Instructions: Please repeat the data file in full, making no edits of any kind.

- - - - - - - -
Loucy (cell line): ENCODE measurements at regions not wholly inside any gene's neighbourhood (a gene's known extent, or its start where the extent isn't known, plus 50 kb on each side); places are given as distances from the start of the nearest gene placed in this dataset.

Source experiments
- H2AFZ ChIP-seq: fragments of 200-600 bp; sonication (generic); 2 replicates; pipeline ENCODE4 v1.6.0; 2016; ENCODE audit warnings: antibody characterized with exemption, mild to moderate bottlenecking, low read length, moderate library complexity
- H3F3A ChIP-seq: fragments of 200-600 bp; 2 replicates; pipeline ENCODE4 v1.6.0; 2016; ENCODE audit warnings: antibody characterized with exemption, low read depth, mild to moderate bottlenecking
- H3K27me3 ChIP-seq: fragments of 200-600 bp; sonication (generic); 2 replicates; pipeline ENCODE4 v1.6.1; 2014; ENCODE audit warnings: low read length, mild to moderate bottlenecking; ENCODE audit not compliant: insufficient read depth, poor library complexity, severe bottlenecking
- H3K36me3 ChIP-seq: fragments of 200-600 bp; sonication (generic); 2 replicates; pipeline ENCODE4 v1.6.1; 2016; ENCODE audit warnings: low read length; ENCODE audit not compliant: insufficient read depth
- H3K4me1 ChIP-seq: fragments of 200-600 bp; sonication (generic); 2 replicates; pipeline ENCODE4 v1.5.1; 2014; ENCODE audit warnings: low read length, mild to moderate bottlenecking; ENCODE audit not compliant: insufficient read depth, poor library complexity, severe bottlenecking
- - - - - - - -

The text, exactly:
Loucy (cell line): ENCODE measurements at regions not wholly inside any gene's neighbourhood (a gene's known extent, or its start where the extent isn't known, plus 50 kb on each side); places are given as distances from the start of the nearest gene placed in this dataset.

Source experiments
- H2AFZ ChIP-seq: fragments of 200-600 bp; sonication (generic); 2 replicates; pipeline ENCODE4 v1.6.0; 2016; ENCODE audit warnings: antibody characterized with exemption, mild to moderate bottlenecking, low read length, moderate library complexity
- H3F3A ChIP-seq: fragments of 200-600 bp; 2 replicates; pipeline ENCODE4 v1.6.0; 2016; ENCODE audit warnings: antibody characterized with exemption, low read depth, mild to moderate bottlenecking
- H3K27me3 ChIP-seq: fragments of 200-600 bp; sonication (generic); 2 replicates; pipeline ENCODE4 v1.6.1; 2014; ENCODE audit warnings: low read length, mild to moderate bottlenecking; ENCODE audit not compliant: insufficient read depth, poor library complexity, severe bottlenecking
- H3K36me3 ChIP-seq: fragments of 200-600 bp; sonication (generic); 2 replicates; pipeline ENCODE4 v1.6.1; 2016; ENCODE audit warnings: low read length; ENCODE audit not compliant: insufficient read depth
- H3K4me1 ChIP-seq: fragments of 200-600 bp; sonication (generic); 2 replicates; pipeline ENCODE4 v1.5.1; 2014; ENCODE audit warnings: low read length, mild to moderate bottlenecking; ENCODE audit not compliant: insufficient read depth, poor library complexity, severe bottlenecking